Option 5 – Establish Public Health Scotland by integrating Health Protection Scotland, Information Services Division and NHS Health Scotland

By bringing together the existing public health domains (people and services) to establish a new national public health body, we signal a decisive shift in our strategic approach to improving the public’s health and wellbeing, building shared leadership and sharing accountability with local government and other key partners from the outset.

A core element of the shift towards a preventative approach is the need to reduce the burden of clinical procedures and unwarranted variations in care – using health improvement, protection and data and intelligence efforts to identify and help reduce avoidable interventions and explain variations that do not improve the health and wellbeing outcomes for the people of Scotland.

Public Health Scotland will be able to place information specialists and other professional staff within localities to build local capacity and capability, facilitate access to national information and expertise, and share methods and results across Scotland.  This will enable better planning, evaluation and targeting of resources across the whole system by:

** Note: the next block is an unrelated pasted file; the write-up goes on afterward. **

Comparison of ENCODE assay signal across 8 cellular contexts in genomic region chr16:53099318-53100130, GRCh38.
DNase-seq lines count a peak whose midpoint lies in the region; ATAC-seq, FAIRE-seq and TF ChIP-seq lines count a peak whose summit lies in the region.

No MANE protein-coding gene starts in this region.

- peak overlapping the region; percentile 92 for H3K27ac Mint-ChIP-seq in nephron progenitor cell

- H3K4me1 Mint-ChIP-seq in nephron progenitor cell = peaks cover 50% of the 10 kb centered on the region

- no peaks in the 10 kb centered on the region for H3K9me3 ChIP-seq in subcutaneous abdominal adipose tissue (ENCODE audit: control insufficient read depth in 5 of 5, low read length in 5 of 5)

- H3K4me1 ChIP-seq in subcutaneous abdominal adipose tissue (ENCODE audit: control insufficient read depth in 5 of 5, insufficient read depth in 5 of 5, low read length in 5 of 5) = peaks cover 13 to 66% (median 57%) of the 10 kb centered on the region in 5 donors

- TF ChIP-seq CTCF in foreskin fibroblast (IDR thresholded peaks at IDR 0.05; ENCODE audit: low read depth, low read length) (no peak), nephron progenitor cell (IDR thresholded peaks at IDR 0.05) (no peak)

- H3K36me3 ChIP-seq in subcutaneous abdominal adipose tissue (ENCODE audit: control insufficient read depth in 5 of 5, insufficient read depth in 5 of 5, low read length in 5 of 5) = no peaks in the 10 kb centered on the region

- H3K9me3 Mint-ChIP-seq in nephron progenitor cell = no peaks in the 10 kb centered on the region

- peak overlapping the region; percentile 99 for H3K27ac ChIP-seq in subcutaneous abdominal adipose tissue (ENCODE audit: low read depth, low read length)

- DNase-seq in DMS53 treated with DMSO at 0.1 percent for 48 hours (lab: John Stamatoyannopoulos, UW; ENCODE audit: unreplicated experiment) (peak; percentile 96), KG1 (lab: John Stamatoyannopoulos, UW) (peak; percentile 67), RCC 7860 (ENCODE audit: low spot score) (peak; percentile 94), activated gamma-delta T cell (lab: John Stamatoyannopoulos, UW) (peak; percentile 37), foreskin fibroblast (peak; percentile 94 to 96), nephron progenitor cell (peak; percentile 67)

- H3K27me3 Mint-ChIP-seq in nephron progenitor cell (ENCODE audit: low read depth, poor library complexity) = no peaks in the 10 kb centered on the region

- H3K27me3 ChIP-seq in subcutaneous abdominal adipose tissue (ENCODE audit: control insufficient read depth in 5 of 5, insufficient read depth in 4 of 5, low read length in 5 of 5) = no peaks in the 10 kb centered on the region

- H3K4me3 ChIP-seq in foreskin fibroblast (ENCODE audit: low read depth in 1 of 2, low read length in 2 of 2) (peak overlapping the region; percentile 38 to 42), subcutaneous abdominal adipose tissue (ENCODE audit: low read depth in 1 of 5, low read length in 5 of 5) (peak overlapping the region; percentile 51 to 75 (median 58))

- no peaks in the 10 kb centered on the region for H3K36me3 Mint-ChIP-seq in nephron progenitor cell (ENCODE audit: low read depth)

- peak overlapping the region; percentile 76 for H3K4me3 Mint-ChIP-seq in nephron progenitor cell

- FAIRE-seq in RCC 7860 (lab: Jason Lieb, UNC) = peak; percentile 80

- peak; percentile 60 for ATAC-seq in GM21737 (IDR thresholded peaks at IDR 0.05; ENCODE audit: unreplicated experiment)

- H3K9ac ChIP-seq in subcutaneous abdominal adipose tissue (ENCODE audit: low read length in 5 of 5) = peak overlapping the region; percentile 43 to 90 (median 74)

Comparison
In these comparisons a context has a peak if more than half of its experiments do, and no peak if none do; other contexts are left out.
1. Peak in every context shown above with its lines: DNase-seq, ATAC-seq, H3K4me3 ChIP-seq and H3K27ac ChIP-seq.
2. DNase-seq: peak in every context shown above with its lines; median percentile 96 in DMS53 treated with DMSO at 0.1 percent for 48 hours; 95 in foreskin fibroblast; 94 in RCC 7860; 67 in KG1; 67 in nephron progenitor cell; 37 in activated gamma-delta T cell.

• forecasting service demand and impact of service changes;
  • examining how individuals and groups move between services;
  • identifying individuals who most frequently attend or use specific services, to help focus preventative care.

Public Health Scotland will also be able to provide similar support to the third sector and other organisations relevant to the public’s health and wellbeing, including GP clusters.

The new body will also assist with longer-term financial planning across the whole system,  providing evidence and insights which describe potential future demand and related views on how best to reduce burdens on health and social care services.

Option 6 – Establish Public Health Scotland by integrating Health Protection Scotland, Information Services Division, NHS Health Scotland and NHS Board (territorial) Public Health Directorates into a single body